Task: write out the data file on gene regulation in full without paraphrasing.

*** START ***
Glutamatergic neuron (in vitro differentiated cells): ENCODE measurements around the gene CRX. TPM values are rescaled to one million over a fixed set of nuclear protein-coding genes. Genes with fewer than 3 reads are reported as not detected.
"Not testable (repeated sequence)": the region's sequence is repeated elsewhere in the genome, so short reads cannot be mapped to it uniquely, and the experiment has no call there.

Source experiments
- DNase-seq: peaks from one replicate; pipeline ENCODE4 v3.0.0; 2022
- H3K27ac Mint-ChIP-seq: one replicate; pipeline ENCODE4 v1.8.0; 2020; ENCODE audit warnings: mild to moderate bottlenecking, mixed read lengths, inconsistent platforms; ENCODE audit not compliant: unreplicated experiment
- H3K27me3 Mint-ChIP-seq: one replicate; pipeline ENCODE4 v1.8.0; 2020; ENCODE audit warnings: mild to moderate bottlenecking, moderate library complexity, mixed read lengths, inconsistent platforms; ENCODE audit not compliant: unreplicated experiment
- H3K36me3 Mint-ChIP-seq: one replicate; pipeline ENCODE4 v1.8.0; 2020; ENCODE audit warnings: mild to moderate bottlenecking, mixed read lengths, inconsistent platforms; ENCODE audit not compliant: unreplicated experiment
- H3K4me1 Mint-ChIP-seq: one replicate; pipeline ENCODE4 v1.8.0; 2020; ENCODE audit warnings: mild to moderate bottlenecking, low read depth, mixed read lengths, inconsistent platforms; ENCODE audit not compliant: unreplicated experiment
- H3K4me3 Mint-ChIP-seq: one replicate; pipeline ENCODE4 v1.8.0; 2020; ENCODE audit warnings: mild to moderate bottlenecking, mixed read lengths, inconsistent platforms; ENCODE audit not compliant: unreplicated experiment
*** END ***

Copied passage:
Glutamatergic neuron (in vitro differentiated cells): ENCODE measurements around the gene CRX. TPM values are rescaled to one million over a fixed set of nuclear protein-coding genes. Genes with fewer than 3 reads are reported as not detected.
"Not testable (repeated sequence)": the region's sequence is repeated elsewhere in the genome, so short reads cannot be mapped to it uniquely, and the experiment has no call there.

Source experiments
- DNase-seq: peaks from one replicate; pipeline ENCODE4 v3.0.0; 2022
- H3K27ac Mint-ChIP-seq: one replicate; pipeline ENCODE4 v1.8.0; 2020; ENCODE audit warnings: mild to moderate bottlenecking, mixed read lengths, inconsistent platforms; ENCODE audit not compliant: unreplicated experiment
- H3K27me3 Mint-ChIP-seq: one replicate; pipeline ENCODE4 v1.8.0; 2020; ENCODE audit warnings: mild to moderate bottlenecking, moderate library complexity, mixed read lengths, inconsistent platforms; ENCODE audit not compliant: unreplicated experiment
- H3K36me3 Mint-ChIP-seq: one replicate; pipeline ENCODE4 v1.8.0; 2020; ENCODE audit warnings: mild to moderate bottlenecking, mixed read lengths, inconsistent platforms; ENCODE audit not compliant: unreplicated experiment
- H3K4me1 Mint-ChIP-seq: one replicate; pipeline ENCODE4 v1.8.0; 2020; ENCODE audit warnings: mild to moderate bottlenecking, low read depth, mixed read lengths, inconsistent platforms; ENCODE audit not compliant: unreplicated experiment
- H3K4me3 Mint-ChIP-seq: one replicate; pipeline ENCODE4 v1.8.0; 2020; ENCODE audit warnings: mild to moderate bottlenecking, mixed read lengths, inconsistent platforms; ENCODE audit not compliant: unreplicated experiment